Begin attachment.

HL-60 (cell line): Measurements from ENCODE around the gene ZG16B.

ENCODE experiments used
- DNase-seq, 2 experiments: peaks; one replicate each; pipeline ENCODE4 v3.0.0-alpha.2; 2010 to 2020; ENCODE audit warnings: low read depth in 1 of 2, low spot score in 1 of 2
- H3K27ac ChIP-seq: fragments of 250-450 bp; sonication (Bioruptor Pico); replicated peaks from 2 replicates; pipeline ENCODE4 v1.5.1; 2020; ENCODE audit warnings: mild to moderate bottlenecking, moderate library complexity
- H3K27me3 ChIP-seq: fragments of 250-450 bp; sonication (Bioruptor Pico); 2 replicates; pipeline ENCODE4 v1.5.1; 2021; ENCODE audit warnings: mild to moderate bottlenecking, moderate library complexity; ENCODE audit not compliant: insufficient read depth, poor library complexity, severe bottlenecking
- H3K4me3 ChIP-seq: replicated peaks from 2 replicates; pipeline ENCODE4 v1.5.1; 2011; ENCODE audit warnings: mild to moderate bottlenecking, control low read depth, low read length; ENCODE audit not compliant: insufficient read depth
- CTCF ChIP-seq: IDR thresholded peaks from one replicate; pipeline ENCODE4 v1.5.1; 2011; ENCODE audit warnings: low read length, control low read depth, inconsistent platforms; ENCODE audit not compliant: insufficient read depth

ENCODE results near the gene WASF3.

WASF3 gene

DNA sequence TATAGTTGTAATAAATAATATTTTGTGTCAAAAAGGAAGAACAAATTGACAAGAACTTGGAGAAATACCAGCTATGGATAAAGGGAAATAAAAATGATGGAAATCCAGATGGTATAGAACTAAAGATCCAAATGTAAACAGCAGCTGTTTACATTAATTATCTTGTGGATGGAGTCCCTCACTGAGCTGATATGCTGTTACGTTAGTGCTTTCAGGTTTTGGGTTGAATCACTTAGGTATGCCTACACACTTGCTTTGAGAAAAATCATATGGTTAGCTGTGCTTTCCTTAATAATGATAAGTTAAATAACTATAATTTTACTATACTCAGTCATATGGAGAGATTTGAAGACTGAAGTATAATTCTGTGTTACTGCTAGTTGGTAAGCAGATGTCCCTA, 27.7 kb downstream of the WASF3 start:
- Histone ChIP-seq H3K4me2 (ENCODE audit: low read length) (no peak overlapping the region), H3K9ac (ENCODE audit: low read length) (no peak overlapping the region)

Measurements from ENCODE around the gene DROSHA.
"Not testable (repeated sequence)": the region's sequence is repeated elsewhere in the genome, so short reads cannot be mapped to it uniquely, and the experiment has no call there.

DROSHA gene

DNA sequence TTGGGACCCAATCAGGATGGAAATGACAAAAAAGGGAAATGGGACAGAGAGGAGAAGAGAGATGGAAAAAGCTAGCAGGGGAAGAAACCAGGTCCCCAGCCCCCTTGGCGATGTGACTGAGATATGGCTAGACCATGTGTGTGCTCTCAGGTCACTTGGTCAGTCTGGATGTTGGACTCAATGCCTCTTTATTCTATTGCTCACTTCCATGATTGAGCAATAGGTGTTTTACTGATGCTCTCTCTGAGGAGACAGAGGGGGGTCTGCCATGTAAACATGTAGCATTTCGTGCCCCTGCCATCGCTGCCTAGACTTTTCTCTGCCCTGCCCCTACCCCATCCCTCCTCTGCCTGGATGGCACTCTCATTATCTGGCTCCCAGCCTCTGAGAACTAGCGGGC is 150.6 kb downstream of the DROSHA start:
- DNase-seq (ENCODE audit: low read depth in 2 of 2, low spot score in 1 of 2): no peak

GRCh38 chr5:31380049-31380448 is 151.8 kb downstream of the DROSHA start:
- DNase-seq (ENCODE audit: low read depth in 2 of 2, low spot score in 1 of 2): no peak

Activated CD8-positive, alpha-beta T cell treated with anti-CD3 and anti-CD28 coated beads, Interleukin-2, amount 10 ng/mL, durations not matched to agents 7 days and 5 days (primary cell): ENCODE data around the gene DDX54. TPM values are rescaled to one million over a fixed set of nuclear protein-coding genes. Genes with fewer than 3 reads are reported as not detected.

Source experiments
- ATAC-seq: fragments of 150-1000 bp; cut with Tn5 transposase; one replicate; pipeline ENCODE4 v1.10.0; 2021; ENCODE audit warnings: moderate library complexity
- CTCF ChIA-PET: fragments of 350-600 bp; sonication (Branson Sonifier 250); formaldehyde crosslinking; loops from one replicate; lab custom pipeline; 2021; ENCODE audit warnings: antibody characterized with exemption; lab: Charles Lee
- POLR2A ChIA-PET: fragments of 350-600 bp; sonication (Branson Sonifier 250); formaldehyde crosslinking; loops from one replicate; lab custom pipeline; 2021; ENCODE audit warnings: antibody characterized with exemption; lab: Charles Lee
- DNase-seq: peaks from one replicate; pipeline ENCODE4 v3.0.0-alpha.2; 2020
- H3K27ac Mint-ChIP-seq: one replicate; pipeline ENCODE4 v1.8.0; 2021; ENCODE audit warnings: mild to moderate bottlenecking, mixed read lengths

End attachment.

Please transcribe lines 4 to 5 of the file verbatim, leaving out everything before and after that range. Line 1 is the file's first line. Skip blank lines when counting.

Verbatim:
- H3K27ac ChIP-seq: fragments of 250-450 bp; sonication (Bioruptor Pico); replicated peaks from 2 replicates; pipeline ENCODE4 v1.5.1; 2020; ENCODE audit warnings: mild to moderate bottlenecking, moderate library complexity
- H3K27me3 ChIP-seq: fragments of 250-450 bp; sonication (Bioruptor Pico); 2 replicates; pipeline ENCODE4 v1.5.1; 2021; ENCODE audit warnings: mild to moderate bottlenecking, moderate library complexity; ENCODE audit not compliant: insufficient read depth, poor library complexity, severe bottlenecking